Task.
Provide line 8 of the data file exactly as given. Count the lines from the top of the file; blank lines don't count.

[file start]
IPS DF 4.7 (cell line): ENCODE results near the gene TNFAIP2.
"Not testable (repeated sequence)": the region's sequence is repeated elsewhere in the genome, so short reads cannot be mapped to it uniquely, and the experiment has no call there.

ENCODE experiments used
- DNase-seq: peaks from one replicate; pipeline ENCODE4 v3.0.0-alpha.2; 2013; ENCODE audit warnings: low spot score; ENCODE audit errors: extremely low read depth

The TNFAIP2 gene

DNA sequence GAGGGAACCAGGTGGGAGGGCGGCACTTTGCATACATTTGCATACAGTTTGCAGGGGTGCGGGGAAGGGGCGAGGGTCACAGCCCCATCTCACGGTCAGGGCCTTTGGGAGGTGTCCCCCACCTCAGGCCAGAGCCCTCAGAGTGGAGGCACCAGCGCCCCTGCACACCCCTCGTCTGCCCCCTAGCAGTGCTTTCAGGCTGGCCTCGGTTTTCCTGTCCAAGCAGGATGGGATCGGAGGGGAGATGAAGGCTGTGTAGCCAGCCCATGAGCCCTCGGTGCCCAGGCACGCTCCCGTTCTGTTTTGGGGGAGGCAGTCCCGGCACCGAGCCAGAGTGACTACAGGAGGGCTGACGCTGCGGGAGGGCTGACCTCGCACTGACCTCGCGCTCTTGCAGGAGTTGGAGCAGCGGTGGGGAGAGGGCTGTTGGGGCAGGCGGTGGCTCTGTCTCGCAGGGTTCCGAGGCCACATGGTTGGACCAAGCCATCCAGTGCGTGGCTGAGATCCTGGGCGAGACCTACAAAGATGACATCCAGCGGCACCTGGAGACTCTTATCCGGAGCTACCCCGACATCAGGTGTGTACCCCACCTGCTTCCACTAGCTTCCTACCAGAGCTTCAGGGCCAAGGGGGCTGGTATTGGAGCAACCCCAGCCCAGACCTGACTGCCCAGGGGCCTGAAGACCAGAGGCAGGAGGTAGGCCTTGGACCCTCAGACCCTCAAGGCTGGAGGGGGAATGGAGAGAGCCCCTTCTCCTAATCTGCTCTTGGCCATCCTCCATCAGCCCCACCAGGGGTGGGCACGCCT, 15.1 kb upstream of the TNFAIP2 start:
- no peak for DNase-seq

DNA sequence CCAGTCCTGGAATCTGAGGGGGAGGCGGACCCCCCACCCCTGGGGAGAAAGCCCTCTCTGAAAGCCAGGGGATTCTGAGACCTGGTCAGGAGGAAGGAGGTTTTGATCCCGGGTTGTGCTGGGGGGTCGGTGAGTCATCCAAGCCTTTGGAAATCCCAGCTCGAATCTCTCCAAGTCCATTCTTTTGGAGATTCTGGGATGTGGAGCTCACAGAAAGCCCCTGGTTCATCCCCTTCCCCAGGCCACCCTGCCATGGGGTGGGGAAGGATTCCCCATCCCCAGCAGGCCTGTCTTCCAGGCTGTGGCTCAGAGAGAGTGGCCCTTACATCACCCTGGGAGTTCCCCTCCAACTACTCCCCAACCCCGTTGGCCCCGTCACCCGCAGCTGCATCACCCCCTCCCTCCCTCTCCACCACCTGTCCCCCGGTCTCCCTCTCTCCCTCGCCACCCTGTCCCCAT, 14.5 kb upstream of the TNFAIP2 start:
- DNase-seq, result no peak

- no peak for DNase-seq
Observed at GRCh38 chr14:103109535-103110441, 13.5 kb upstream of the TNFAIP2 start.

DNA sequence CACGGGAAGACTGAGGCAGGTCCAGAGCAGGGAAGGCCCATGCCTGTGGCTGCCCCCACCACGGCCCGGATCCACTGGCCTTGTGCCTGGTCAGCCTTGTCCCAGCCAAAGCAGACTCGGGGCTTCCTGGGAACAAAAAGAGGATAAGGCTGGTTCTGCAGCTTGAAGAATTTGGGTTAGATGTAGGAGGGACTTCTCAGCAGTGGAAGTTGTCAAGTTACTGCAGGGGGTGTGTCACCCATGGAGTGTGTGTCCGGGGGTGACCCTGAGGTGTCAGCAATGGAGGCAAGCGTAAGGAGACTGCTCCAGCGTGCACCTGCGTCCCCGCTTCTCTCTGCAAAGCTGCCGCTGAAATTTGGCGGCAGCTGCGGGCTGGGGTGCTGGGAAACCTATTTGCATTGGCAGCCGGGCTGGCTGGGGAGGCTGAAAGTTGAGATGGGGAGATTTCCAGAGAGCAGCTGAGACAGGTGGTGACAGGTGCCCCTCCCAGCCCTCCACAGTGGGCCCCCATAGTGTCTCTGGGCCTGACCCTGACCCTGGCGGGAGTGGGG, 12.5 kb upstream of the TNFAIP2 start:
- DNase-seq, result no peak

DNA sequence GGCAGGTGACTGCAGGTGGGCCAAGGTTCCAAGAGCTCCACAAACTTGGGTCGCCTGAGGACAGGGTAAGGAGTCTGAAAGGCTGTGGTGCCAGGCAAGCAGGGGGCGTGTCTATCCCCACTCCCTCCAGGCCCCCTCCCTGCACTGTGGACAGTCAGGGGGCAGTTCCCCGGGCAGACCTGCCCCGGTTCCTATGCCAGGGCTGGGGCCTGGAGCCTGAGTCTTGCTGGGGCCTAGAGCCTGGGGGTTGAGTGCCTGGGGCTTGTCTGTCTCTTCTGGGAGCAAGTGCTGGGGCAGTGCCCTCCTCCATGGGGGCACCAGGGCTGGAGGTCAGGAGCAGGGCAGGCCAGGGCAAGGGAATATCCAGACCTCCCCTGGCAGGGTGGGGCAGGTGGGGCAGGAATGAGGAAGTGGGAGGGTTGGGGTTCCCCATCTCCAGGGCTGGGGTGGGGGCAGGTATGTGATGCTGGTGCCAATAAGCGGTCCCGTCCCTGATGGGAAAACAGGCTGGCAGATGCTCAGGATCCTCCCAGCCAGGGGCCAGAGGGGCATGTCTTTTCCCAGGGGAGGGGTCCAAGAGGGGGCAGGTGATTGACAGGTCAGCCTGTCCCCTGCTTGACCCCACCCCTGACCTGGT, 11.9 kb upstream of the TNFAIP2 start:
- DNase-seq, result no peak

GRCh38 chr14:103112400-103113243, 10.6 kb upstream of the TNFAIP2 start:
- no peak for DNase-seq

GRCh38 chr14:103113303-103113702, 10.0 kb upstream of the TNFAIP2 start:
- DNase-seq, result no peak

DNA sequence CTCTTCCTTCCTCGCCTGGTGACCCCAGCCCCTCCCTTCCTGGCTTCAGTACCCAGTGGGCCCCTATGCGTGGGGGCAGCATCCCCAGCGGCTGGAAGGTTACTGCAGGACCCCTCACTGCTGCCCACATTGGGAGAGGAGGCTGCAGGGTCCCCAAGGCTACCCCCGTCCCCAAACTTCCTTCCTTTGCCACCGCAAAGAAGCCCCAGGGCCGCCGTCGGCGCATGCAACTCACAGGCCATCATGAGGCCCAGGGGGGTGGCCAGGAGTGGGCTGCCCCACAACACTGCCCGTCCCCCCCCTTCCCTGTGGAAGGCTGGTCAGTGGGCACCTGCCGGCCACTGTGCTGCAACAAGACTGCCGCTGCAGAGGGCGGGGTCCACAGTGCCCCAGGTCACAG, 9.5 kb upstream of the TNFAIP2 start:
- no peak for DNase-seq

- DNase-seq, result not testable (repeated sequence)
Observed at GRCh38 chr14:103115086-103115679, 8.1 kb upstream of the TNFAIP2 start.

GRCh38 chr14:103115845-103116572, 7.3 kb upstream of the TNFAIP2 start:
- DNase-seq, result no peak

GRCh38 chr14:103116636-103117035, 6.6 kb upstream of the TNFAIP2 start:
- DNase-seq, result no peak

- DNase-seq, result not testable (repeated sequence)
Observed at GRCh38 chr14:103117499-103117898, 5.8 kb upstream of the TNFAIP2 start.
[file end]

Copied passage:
DNA sequence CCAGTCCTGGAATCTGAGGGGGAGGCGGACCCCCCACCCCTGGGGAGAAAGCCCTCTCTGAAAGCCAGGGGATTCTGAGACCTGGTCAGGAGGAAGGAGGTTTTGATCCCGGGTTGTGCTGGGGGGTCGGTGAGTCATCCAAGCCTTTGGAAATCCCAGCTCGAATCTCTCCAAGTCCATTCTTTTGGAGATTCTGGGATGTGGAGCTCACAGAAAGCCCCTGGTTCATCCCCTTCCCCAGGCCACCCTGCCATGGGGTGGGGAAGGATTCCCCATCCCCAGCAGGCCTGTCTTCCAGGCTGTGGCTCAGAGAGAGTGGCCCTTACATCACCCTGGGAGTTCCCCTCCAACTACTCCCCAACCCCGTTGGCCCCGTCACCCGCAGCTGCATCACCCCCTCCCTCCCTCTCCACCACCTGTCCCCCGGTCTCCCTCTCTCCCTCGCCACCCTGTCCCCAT, 14.5 kb upstream of the TNFAIP2 start: